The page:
would be no justification in prohibiting take. There is no sound scientific or legal justification
in such a prohibition; only subjective opinions by those who have a unique perspective on the
interaction between mankind and wildlife.
• There was comment on social concerns for wildlife values that peregrines should remain in
the wild. This argument is asserted by all those protectionists who believe mankind should not
touch wildlife. Fish & game departments would no longer be needed if States were to
eliminate take of wildlife. In addition, there is the issue of citizens’ rights to access and use of
• It was suggested that because anatums are still listed in a couple of provinces in Canada,
Florida should not allow for a take of peregrines. Yet in Canada peregrines are presently being
taken for falconry. Is it acceptable that Canadian falconers are allowed to take peregrines, but
U.S. falconers are not?
• Protecting habitat and minimizing mortality is the greatest good the State of Florida, as
well as the nation, can do for peregrines.
• There was comment on economic cost of issuing permits for falconry and LE related
permits – i.e. cost-benefit analysis of permit fee. It must be remembered that the primary
purpose for any fish & game agency’s existence is to provide access to our natural resources
for citizens’ use in perpetuity. It is not necessary that each endeavor bear the cost of that
particular activity. Permit fees in general must support all management activities so that one
group is not disenfranchised due merely to its size, lack of money, and lack of representation.
• Questions of funding a monitoring plan were raised. Since the peregrine does not breed in
Florida and all three subspecies have healthy and rapidly increasing populations, the primary
effort that can be put forth is hawk-counts and banding. This is presently done by private
individuals who are associated with falconry groups or raptor related organizations. As
occurred with falconers’ breeding and releasing peregrines, perhaps the birding community
can contribute their part to the continued management of peregrines by participating in
counting and banding of peregrines and reporting their findings to FWC. This would
demonstrate their true commitment to their beliefs as asserted in their comments. Those who
feel they have a say in this matter, should be willing to contribute their resources to the cause
they believe in.
Falconers continue to do their part in monitoring the peregrine on well known
migratory routes such as, but not limited to, Lake Michigan, Padre Island and Assateague
Island. Falconers have a vested interest in monitoring peregrine populations throughout
North America given the amount of resources they invested into them. One group of falconers
established a study whereby a few peregrines were radio-tagged in the Canadian arctic and
were monitored throughout their migration to South America. An Illinois falconer, Rob Sulski,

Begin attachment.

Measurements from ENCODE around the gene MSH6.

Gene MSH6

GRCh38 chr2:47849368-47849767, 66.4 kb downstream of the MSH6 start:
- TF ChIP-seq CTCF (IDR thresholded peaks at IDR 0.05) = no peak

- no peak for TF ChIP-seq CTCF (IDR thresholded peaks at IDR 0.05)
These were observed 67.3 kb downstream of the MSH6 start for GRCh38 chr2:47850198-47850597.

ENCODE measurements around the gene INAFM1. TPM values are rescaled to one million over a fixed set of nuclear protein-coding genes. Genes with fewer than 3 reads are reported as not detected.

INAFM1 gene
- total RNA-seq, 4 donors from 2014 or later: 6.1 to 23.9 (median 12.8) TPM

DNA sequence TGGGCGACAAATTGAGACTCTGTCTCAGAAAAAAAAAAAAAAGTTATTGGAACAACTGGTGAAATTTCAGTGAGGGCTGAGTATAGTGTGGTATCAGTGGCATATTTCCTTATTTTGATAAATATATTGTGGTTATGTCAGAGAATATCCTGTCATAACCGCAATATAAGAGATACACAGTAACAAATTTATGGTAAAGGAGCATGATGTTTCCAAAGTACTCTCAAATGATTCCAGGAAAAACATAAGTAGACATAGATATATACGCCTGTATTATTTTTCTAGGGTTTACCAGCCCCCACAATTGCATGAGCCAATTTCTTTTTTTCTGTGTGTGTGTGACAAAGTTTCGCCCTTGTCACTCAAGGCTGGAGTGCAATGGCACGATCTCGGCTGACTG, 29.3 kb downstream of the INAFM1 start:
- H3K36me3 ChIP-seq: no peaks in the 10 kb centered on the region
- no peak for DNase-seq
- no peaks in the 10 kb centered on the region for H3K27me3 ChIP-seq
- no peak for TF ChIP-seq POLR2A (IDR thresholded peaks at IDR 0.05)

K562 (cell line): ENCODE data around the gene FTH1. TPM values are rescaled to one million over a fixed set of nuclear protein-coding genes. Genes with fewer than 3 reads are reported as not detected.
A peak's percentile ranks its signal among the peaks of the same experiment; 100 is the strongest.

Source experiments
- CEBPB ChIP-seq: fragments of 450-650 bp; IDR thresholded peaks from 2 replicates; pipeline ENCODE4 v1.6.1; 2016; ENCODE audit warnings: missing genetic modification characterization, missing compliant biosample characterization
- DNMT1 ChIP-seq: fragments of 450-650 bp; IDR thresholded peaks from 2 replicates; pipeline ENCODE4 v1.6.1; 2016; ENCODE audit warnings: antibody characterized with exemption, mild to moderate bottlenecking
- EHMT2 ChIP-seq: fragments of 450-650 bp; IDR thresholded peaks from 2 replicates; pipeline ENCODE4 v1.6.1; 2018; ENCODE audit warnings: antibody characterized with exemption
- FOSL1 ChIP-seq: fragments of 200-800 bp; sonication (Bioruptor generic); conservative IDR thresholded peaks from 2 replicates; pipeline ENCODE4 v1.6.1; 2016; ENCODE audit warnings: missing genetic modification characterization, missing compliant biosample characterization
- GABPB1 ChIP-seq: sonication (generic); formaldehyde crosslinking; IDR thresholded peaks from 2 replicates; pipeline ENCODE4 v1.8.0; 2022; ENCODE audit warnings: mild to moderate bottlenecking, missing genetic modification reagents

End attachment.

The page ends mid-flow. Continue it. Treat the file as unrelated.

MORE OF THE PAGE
who is banding peregrines along Lake Michigan is extracting a breast feather from each
captured peregrine and will have these feathers stable-isotope analyzed to determine the
origins of these birds – again, from private funding by falconers. In addition Bob Anderson,
another falconer/peregrine breeder, monitors breeding peregrines along the Mississippi River
bluffs in the Iowa-Wisconsin-Minnesota breeding range. What other group of private
individuals is willing to invest their resources into such endeavors? In addition, what other
group of private individuals has the knowledge necessary to pursue such projects? Even the
USFWS is not pursuing such studies!
Another important point to consider: It was falconers that set up the falconry
permitting system with USFWS. The limits placed on falconry were self-imposed. Falconers
established the rule that only first year immature birds could be taken for the sport so that
mature birds were not removed from the breeding population; and that master falconers could
possess only three wild birds and could take only two birds from the wild per year even
though raptor populations could sustain far greater take than this. This was not forced upon
the sport; this was a conscious decision due to the love falconers have for raptors. No other
group has such affection and attachment to raptors as do falconers. To suggest falconers be
punished because it is not popular in certain protectionist circles is to encroach upon that
sector of society that offers raptors the greatest representation in conservation efforts.
Under these circumstances, total population data and other information gathered by
falconers observing, trapping, banding and monitoring peregrines can make a significant
contribution to the continuing management of the peregrine at no cost to the rest of society.
The value of the information contributed by falconers will far outweigh the minor costs
incurred in administering a limited harvest program. Forty plus years ago, it was the unpaid
and voluntary efforts of falconers that alerted the world to the peregrines plight. The
information provided by falconers will continue to be of equal value in properly monitoring
and managing this falcon. Approving a legal falconry harvest of migrant peregrines will
enhance and ensure the future health of all peregrine populations in North America.
James M. Ingram III MD
17909 N. Reflection Circle, Bennington, NE 68007